Not enough folk artists are making “headphone” music, strange for a genre arguably more interested in privacy than all other kinds of pop. Folk music rarely has cause to envelope the listener, preferring open acoustics and expansive imagery to sonic affectations. Enter Jennifer Castle’s Castlemusic, an odd, fascinating record that requires of the listener some real attention, while at the same time rewarding even the most passive audience with powerful, accessible melodies.
Fundamentally strong songwriting aside, Castle’s sharpest tool is certainly her voice, a high-register coo that works alone, as in the haunting “Misguided”, or supported by a full band, like the rockabilly bent of “Poor as Him”, which feels something like Wanda Jackson covering Springsteen’s “Open All Night”. No doubt Castle’s experience performing vocals for rock groups like Fucked Up and The Constantines has enhanced her confidence. Up until this solo debut, her job has seemed to involve making herself heard against wailing testosterone, but left to her own devices, the confidence is disarming.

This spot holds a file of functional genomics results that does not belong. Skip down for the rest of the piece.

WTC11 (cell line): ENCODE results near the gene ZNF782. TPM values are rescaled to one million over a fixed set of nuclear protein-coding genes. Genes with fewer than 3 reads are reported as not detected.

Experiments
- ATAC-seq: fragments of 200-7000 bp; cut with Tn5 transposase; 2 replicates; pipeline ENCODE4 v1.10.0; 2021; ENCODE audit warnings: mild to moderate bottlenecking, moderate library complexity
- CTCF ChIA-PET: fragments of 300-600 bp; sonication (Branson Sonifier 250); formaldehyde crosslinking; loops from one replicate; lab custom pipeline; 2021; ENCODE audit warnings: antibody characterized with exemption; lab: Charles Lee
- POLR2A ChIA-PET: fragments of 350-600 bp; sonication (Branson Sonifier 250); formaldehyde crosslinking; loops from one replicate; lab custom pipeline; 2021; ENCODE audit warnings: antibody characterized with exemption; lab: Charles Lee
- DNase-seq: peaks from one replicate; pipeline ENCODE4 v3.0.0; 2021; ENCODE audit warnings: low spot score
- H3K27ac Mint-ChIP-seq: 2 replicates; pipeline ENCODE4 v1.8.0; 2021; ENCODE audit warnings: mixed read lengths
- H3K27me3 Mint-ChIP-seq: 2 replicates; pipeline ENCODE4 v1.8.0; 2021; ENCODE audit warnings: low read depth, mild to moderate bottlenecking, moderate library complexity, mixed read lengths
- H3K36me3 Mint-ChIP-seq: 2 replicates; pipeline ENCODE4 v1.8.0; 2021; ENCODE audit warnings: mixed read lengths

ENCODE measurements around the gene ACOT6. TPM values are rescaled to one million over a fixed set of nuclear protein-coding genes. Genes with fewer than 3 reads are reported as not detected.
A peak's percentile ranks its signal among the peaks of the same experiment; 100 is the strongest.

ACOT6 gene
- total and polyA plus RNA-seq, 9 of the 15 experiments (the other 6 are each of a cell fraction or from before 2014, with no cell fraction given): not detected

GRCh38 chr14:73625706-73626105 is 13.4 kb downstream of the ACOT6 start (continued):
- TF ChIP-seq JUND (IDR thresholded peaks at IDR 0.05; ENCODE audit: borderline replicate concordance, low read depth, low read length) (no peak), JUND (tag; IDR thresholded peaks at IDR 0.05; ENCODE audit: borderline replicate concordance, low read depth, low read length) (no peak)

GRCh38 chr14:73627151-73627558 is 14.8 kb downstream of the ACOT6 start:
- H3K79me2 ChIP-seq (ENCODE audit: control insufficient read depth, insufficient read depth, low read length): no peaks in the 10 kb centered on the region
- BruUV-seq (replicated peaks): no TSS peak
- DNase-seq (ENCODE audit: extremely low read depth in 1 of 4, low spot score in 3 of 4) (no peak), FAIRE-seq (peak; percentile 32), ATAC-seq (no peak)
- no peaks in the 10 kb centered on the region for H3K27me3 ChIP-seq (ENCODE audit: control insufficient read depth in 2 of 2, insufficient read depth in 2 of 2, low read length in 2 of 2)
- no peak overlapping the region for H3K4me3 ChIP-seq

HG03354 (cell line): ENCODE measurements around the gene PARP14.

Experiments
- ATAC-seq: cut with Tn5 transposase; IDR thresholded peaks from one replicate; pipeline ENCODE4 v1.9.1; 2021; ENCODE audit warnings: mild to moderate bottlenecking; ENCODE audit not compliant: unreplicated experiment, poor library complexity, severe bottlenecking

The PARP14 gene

Second, we have her sly, frequently acidic lyrics, some of the best from any Toronto folk performer in years. Even on a relatively quiet track like “Neverride”, an apparent ode to artists reclaiming their lives from poverty, her delivery stings, her lyrics landing without the least bit of phony wistfulness. Timid, it ain’t. “You Don’t Have to Be” and “Remembering” paint dark portraits of domestic life, dripping with realistic details.
At a brief 31 minutes, Castlemusic is a perfectly contained piece of work, with almost no visible indulgence. But I wouldn’t call Castle overly cautious; in the details, between the lines, there is a lot of ambition here. A lot of power, too, not in volume but in the basic strength of songwriting. One of the year’s most memorable debuts.
buy her album here: http://www.flemisheye.com/jennifer-castle